Tuesday, April 22, 2008
The WSJ Law Blog (referencing a National Law Journal article (subscription required)) is asking whether Blackberrys and other PDAs may result in a new wave of wage-and-hour litigation. The potential for overtime claims is obvious, as management lawyers have noted:
“We’ll see it; it’s only a matter of time,” said Jeremy Roth, a lawyer in the San Diego office of Littler Mendelson. Roth said he has cautioned several clients about the issue in the last year, advising them to get policies in place. Added Roth: “Before there was at least an argument that no, the employee is not being truthful when they say, ‘I did all this work after hours.’ But now, that swearing contest is taken out of the mix.”
So what should employers do? According to the story, some may want to require that employees get permission first before using their BlackBerrys after work hours, said Mitch Danzig, an attorney in the San Diego office of Boston-based Mintz, Levin, Cohn, Ferris, Glovsky and Popeo. Danzig advises his clients to give BlackBerrys only to employees who are exempt from overtime laws.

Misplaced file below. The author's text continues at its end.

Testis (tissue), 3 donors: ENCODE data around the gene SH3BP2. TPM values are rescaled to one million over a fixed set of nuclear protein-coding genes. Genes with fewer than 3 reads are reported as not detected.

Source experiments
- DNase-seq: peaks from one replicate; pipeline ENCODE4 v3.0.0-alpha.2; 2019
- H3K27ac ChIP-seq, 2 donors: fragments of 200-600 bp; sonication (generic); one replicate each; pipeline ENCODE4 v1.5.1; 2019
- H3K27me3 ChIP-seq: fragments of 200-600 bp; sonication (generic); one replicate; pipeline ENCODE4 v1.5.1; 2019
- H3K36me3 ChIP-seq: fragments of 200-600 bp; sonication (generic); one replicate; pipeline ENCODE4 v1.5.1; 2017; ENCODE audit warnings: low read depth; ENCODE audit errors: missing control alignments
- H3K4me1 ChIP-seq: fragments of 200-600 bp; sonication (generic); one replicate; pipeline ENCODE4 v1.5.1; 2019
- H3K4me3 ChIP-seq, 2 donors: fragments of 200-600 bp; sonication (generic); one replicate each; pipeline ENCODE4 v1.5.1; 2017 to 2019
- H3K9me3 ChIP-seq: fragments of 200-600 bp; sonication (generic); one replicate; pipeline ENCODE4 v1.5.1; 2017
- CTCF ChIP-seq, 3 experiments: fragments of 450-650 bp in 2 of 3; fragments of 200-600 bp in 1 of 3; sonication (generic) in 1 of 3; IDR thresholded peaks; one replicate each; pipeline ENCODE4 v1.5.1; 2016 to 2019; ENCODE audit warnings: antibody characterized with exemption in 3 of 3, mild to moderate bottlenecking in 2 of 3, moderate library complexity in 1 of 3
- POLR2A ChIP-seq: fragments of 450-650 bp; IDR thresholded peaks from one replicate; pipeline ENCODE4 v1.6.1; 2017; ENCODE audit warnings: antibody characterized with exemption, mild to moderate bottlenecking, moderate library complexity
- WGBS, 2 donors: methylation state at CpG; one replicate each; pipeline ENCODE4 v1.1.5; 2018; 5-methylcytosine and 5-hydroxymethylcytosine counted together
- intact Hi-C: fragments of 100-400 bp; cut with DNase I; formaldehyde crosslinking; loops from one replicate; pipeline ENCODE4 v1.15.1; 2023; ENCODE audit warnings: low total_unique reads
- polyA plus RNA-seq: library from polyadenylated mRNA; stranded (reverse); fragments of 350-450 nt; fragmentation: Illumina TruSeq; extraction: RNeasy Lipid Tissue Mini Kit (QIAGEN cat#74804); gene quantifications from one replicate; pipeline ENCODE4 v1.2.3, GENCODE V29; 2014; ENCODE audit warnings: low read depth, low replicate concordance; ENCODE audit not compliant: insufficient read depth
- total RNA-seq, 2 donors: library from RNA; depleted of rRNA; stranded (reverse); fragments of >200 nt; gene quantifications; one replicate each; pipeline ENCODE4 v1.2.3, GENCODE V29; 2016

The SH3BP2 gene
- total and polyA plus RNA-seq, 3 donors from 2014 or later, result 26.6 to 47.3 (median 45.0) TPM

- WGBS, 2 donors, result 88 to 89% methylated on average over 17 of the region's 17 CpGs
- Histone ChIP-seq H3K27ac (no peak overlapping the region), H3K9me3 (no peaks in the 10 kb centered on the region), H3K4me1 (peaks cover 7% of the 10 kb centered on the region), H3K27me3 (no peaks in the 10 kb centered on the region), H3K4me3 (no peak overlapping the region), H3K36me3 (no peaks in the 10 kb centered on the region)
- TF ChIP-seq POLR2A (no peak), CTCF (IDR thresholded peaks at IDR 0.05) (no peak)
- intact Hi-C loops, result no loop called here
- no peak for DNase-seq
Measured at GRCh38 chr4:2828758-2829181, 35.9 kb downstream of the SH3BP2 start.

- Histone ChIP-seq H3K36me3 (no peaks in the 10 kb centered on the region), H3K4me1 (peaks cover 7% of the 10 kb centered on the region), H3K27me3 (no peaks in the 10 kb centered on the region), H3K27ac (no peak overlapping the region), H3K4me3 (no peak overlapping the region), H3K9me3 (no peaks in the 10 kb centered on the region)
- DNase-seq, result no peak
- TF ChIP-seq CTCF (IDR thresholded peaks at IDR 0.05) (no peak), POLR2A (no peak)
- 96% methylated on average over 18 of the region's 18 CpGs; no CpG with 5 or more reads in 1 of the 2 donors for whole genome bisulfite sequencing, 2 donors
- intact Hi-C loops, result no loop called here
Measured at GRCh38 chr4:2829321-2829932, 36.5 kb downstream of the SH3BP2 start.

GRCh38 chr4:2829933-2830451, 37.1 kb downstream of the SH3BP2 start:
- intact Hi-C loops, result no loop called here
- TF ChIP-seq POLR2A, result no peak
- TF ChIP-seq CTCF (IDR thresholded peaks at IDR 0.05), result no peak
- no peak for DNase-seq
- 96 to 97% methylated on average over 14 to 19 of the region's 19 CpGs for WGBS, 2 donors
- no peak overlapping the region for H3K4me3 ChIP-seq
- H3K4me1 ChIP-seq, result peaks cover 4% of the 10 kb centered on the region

There are a lot of people assigned PDAs by their employers, which will frequently raise the question whether some of the time spent on PDA is considered work. This is particularly true given that technology is getting so advanced that PDAs are essentially small computers that can assist with a large number of tasks. And given the rise in flexible work schedules, courts should become increasingly comfortable with the idea that time on a train can be just as productive as anywhere else. However, my guess is that the FLSA overtime exemptions will eliminate a majority of employees using PDAs for work. But, as the technology becomes more advanced and the cost of PDAs decrease, more non-exempt employees will be affected.